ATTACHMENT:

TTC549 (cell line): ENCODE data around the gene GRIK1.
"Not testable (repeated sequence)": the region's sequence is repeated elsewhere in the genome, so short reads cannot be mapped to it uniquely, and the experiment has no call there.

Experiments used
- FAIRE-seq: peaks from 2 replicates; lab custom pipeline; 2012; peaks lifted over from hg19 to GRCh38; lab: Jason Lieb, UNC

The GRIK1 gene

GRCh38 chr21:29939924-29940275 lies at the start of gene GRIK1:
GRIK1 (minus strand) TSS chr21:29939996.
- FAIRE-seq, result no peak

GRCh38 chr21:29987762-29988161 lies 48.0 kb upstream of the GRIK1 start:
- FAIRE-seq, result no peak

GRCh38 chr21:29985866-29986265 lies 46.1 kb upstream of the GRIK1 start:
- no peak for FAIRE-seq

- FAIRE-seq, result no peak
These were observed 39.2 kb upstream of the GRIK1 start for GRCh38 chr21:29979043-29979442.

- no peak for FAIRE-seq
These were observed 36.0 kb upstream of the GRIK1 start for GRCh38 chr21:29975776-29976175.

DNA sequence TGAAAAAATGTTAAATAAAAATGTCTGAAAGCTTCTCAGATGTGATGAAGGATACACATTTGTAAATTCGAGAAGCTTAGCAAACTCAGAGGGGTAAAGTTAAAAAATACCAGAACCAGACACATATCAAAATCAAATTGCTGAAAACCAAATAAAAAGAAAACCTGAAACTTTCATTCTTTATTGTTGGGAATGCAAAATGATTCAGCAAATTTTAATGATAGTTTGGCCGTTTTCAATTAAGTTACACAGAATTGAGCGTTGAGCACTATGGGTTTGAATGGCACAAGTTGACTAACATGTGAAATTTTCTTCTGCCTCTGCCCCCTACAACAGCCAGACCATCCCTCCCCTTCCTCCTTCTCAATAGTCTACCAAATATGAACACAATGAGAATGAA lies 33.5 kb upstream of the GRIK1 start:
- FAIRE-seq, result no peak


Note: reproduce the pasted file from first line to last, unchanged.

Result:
TTC549 (cell line): ENCODE data around the gene GRIK1.
"Not testable (repeated sequence)": the region's sequence is repeated elsewhere in the genome, so short reads cannot be mapped to it uniquely, and the experiment has no call there.

Experiments used
- FAIRE-seq: peaks from 2 replicates; lab custom pipeline; 2012; peaks lifted over from hg19 to GRCh38; lab: Jason Lieb, UNC

The GRIK1 gene

GRCh38 chr21:29939924-29940275 lies at the start of gene GRIK1:
GRIK1 (minus strand) TSS chr21:29939996.
- FAIRE-seq, result no peak

GRCh38 chr21:29987762-29988161 lies 48.0 kb upstream of the GRIK1 start:
- FAIRE-seq, result no peak

GRCh38 chr21:29985866-29986265 lies 46.1 kb upstream of the GRIK1 start:
- no peak for FAIRE-seq

- FAIRE-seq, result no peak
These were observed 39.2 kb upstream of the GRIK1 start for GRCh38 chr21:29979043-29979442.

- no peak for FAIRE-seq
These were observed 36.0 kb upstream of the GRIK1 start for GRCh38 chr21:29975776-29976175.

DNA sequence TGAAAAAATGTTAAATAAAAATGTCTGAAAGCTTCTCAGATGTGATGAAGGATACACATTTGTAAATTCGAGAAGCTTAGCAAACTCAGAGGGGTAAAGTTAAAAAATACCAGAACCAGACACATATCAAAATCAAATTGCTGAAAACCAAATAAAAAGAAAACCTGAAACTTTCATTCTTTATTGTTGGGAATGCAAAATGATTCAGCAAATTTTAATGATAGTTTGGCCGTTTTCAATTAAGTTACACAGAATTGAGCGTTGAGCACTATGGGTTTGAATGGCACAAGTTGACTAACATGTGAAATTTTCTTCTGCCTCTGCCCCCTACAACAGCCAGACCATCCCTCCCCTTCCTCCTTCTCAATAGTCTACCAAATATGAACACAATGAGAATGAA lies 33.5 kb upstream of the GRIK1 start:
- FAIRE-seq, result no peak